A Leica 0-series prototype – one of only two made – could fetch up to €1m when it is auctioned in Austria next month.
The camera is up for sale at the Leitz Auction in Vienna on 13 June and has a guide price of between €800,000 and €1m (£697,000 to £872,000). It has a starting price of €400,000 (£349,000).
The 1921 camera is a direct transition between the first Ur-Leica prototype to the first production batch of the 0-series, which were first produced in 1923.
“It is an important milestone in Leica history and a unique opportunity for serious collectors,” Leitz Auction said.
It added: “It is a very interesting hybrid that shows the progress of technical development from the prototype to the early series camera.
“Only two prototypes are known. The other, made of brass, was made by Dr Günter Kisselbach illustrated in ‘Barnacks Erste Leica’ and described in detail. Both prototypes have almost the same external features and are equipped with the same tube finder.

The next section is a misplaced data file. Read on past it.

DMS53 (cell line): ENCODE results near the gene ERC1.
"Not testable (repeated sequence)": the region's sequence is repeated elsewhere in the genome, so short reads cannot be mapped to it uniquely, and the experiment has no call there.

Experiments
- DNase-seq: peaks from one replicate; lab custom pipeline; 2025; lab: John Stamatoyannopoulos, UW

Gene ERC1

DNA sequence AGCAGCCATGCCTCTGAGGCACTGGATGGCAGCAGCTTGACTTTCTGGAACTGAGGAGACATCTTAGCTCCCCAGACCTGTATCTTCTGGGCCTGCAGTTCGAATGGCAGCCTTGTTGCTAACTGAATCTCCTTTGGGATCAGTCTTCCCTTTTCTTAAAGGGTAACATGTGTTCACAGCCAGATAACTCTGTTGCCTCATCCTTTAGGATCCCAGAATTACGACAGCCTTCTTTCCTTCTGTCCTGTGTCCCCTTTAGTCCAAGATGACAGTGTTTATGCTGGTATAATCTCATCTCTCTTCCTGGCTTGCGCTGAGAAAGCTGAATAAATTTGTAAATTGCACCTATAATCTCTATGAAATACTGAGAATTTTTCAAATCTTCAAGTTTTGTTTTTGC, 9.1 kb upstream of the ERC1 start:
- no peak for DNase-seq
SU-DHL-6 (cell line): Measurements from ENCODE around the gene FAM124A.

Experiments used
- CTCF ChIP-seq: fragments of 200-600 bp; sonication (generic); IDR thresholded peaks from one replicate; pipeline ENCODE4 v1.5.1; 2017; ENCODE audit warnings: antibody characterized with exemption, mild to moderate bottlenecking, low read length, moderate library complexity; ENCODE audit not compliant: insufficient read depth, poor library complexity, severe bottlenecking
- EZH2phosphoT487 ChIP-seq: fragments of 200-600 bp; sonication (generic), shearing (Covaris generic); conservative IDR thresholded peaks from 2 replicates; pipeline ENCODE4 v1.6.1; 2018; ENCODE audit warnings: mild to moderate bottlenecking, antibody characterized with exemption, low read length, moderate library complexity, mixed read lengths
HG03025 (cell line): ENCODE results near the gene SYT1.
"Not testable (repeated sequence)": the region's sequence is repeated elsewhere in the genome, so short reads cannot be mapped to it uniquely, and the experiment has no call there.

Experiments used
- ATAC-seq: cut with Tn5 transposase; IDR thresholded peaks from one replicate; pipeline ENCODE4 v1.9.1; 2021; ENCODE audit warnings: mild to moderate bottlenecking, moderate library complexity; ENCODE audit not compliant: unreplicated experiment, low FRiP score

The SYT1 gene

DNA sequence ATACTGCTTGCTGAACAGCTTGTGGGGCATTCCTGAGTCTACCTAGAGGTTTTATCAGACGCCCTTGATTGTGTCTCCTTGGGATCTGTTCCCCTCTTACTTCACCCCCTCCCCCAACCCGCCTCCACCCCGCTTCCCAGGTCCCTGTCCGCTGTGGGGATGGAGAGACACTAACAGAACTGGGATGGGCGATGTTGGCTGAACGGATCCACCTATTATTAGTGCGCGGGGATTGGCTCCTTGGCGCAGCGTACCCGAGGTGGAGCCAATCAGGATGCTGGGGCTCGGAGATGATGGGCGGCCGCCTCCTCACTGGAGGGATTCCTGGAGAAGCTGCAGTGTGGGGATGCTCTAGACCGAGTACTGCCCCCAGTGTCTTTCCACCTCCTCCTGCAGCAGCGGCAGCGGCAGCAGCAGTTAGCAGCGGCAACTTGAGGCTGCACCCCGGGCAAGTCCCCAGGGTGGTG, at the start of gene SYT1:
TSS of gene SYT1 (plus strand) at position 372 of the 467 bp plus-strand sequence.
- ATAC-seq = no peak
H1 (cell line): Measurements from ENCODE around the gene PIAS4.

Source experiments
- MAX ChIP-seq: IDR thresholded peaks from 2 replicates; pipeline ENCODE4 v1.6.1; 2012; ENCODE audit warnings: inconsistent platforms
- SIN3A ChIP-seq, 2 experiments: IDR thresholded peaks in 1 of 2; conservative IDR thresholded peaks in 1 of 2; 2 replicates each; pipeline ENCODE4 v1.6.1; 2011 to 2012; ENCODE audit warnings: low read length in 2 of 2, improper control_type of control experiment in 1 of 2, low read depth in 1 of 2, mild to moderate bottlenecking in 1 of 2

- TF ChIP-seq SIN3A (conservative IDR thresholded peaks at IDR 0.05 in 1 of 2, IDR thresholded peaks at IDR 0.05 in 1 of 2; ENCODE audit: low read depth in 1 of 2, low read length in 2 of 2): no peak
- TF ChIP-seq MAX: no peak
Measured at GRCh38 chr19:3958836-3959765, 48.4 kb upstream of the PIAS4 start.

The auctioneer says the camera has undergone a series of modifications over the years, and had previously been used as a test camera. However, it appears to have the lens originally built for the camera, a “very early five-element design, most probably ‘BK 50/II’ of 1920/21”.
The camera’s current owner is said to have bought it from noted Leica collector Lars Netopil, who runs a classic Leica camera store in Wetzlar, the German city where Leica is based.
Even though the camera is extremely rare, it will have to sell at almost three times its estimated price to beat the record set by a Leica 0-series camera which was sold in Vienna in March 2018. The mint-condition camera, one of the 25 production 0-series cameras produced, sold for a record €2.4 m (£2.1m).
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